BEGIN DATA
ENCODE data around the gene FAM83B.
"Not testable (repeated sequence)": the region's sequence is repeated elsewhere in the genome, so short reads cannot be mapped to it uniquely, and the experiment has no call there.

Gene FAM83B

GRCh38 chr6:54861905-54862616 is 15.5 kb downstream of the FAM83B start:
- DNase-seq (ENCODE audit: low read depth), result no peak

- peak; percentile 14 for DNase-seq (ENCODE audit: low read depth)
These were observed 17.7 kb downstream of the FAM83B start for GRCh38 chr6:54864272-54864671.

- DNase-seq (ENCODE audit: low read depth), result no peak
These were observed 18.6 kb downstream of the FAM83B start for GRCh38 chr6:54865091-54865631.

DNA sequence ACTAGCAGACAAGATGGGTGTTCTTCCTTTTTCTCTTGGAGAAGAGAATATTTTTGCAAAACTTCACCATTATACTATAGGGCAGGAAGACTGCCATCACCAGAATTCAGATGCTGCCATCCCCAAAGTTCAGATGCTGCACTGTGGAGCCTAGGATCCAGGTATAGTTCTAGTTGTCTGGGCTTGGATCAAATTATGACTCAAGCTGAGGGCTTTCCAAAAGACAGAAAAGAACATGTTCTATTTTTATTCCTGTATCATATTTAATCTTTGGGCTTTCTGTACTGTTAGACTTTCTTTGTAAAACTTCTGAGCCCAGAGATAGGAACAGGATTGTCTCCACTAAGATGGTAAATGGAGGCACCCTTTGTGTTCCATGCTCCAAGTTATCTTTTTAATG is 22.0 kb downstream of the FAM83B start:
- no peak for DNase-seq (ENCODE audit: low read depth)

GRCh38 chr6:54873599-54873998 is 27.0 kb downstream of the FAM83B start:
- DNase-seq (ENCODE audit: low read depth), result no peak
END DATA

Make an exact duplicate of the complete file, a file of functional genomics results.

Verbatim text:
ENCODE data around the gene FAM83B.
"Not testable (repeated sequence)": the region's sequence is repeated elsewhere in the genome, so short reads cannot be mapped to it uniquely, and the experiment has no call there.

Gene FAM83B

GRCh38 chr6:54861905-54862616 is 15.5 kb downstream of the FAM83B start:
- DNase-seq (ENCODE audit: low read depth), result no peak

- peak; percentile 14 for DNase-seq (ENCODE audit: low read depth)
These were observed 17.7 kb downstream of the FAM83B start for GRCh38 chr6:54864272-54864671.

- DNase-seq (ENCODE audit: low read depth), result no peak
These were observed 18.6 kb downstream of the FAM83B start for GRCh38 chr6:54865091-54865631.

DNA sequence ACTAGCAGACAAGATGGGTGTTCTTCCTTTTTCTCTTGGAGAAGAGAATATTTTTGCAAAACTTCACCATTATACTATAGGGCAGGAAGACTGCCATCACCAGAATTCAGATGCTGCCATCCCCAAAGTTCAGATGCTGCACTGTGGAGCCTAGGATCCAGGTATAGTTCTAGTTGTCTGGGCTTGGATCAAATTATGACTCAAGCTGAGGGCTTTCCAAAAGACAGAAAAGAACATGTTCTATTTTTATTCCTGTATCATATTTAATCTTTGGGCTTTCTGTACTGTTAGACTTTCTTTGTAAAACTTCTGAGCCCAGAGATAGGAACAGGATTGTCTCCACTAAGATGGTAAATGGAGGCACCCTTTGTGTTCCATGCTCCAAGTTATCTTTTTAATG is 22.0 kb downstream of the FAM83B start:
- no peak for DNase-seq (ENCODE audit: low read depth)

GRCh38 chr6:54873599-54873998 is 27.0 kb downstream of the FAM83B start:
- DNase-seq (ENCODE audit: low read depth), result no peak